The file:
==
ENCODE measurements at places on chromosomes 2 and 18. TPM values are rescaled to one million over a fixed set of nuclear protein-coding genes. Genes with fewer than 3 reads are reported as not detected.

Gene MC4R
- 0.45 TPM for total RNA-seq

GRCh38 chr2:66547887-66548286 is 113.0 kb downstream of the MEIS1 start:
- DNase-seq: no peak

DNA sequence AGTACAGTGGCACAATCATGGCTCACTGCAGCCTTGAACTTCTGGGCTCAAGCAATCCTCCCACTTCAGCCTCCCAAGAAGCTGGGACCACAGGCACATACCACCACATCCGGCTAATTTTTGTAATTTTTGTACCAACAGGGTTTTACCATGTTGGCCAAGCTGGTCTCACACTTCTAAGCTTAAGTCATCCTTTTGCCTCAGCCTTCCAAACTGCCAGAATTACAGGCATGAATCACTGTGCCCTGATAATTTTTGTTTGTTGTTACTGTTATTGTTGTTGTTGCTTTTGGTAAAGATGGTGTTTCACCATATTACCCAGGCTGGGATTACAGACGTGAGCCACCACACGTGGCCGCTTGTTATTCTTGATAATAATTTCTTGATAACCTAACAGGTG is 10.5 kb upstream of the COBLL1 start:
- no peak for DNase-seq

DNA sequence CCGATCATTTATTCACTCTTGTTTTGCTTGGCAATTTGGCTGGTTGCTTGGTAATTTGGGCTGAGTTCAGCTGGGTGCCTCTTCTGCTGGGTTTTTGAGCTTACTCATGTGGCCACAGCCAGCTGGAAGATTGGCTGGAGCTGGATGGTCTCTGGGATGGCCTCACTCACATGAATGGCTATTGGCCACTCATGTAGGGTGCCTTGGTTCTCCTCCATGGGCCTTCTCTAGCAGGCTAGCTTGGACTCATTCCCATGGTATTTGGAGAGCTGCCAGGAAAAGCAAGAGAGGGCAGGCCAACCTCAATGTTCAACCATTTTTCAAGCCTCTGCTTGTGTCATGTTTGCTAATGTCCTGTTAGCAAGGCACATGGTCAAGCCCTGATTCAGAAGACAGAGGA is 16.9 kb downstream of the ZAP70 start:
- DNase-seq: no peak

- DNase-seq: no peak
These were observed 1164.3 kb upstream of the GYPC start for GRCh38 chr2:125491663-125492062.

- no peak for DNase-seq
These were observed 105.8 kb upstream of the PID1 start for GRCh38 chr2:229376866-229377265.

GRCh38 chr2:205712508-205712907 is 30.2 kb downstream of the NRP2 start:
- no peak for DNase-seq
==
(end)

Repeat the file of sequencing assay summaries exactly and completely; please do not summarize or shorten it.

ENCODE measurements at places on chromosomes 2 and 18. TPM values are rescaled to one million over a fixed set of nuclear protein-coding genes. Genes with fewer than 3 reads are reported as not detected.

Gene MC4R
- 0.45 TPM for total RNA-seq

GRCh38 chr2:66547887-66548286 is 113.0 kb downstream of the MEIS1 start:
- DNase-seq: no peak

DNA sequence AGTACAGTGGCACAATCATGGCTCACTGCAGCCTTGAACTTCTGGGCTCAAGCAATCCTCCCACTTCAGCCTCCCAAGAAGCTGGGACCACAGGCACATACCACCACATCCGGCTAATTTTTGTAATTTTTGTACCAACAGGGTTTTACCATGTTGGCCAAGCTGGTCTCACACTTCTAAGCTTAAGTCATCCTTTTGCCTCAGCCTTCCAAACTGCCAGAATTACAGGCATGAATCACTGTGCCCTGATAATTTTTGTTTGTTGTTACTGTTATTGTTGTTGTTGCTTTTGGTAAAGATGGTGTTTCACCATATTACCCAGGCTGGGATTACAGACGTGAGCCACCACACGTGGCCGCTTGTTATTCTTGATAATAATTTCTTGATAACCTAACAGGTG is 10.5 kb upstream of the COBLL1 start:
- no peak for DNase-seq

DNA sequence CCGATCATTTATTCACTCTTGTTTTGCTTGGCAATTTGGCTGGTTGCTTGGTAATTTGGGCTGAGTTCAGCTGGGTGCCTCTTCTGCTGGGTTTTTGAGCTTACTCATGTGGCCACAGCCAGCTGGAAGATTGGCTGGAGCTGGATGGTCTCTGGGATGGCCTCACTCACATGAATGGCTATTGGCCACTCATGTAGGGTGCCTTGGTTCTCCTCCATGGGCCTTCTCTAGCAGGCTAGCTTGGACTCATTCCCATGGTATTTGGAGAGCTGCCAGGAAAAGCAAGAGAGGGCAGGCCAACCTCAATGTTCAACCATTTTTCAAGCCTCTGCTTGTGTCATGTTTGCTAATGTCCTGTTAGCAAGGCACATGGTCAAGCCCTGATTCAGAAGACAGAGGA is 16.9 kb downstream of the ZAP70 start:
- DNase-seq: no peak

- DNase-seq: no peak
These were observed 1164.3 kb upstream of the GYPC start for GRCh38 chr2:125491663-125492062.

- no peak for DNase-seq
These were observed 105.8 kb upstream of the PID1 start for GRCh38 chr2:229376866-229377265.

GRCh38 chr2:205712508-205712907 is 30.2 kb downstream of the NRP2 start:
- no peak for DNase-seq